The latter initiative does involve action behind the farmgate, but the scale of the project has justified the use of an established measurement programme.
Defining sustainable agriculture
Alas, help is on the way to address the measurement challenge for all farmers with the development of a NZ taxonomy (set of base measurements) to define sustainable agriculture, and in so doing provide a more attractive proposition for potential investors.
Such a taxonomy already exists in Europe and requires landowners to show they are both meeting the minimum requirements (known as ‘do no significant harm’ safeguards) as well as demonstrating the substantial avoidance or reduction of GHG emissions from production practices.
The NZ version will be adopting a similar methodology as the European Union taxonomy, but our way of pastoral farming is different and that needs to be taken into account.
In a recent NZX-hosted explainer on sustainable finance, BNZ head of natural capital Dana Muir said “In New Zealand we have a unique set of skills and practices that are very different from the rest of the world, and we need to acknowledge that from a finance point of view if we are going to bring out any tool to support farmers as they go through this process.”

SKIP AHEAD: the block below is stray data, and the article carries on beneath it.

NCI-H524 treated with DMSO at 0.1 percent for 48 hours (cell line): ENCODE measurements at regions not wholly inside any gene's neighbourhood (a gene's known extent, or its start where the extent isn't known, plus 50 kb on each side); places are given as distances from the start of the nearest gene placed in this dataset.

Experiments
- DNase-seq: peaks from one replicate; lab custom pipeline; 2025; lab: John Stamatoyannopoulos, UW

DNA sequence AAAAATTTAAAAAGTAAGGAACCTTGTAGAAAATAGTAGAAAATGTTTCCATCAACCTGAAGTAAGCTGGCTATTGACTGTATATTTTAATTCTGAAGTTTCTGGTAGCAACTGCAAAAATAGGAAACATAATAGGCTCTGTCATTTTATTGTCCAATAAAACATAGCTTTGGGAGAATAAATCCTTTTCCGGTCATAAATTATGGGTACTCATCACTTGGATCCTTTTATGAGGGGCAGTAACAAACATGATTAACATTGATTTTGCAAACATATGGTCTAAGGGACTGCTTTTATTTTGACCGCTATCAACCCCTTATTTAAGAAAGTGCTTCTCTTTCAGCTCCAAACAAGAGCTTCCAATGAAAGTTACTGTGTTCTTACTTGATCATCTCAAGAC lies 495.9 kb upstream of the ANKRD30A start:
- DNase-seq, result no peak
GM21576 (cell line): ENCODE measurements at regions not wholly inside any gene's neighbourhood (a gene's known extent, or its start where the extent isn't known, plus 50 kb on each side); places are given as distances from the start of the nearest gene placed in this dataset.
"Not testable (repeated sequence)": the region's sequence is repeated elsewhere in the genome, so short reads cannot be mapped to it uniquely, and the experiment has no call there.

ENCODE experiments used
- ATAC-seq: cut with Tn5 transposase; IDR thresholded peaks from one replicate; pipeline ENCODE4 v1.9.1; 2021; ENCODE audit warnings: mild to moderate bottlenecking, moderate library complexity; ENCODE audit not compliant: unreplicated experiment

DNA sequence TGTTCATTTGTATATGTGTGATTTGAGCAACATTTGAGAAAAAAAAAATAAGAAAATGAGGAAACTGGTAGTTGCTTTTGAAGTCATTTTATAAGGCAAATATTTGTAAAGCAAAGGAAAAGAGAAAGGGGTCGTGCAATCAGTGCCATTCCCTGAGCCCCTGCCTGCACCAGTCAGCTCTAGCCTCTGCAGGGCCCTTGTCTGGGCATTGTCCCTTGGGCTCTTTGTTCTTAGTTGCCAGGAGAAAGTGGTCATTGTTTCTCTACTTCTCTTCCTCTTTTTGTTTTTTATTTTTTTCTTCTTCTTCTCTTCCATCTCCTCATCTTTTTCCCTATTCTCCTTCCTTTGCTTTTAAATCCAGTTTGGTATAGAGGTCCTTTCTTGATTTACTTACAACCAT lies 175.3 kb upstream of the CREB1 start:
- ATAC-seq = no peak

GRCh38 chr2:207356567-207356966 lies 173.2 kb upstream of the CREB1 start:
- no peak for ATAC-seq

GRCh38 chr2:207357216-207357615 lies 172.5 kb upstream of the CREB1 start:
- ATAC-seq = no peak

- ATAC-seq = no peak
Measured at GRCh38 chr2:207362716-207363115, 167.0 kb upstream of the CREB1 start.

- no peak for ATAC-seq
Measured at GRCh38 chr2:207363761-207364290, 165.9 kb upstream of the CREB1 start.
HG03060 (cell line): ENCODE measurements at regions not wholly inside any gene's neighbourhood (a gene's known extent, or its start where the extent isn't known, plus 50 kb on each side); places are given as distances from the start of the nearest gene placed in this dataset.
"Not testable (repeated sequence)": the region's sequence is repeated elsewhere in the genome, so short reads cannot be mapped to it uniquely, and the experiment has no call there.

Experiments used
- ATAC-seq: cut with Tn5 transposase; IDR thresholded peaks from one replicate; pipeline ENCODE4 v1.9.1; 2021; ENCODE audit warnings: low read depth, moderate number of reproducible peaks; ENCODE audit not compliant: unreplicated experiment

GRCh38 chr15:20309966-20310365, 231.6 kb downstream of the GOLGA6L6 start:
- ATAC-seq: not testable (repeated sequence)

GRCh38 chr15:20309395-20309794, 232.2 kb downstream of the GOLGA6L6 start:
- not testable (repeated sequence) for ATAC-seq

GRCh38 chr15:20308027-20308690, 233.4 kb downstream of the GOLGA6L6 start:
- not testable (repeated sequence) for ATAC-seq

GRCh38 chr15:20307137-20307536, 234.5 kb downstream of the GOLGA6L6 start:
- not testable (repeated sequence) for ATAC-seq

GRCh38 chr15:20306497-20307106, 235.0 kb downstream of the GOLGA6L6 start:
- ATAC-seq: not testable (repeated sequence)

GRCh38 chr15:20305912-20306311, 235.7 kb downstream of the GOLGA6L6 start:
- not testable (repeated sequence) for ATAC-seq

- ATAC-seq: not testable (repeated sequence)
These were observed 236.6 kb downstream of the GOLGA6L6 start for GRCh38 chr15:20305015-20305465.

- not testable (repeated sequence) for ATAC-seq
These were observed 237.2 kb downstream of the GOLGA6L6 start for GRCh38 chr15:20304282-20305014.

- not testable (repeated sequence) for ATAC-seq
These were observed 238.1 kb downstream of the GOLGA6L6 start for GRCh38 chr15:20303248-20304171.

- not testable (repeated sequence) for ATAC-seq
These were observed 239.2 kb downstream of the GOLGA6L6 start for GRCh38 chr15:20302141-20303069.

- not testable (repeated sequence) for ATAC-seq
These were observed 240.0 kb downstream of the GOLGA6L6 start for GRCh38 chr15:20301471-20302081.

“The NZ banks won’t be giving up on agriculture as a result of its environmental risks anytime soon. In fact, they are proactively developing a framework that will enable farmers to attract what has become known as sustainable finance.”
A leadership group including ASB, ANZ, Westpac, BNZ, Rabobank and MPI is working with the Ministry for the Environment to achieve international recognition for a standard for use by the finance sector in considering agriculture lending and investment.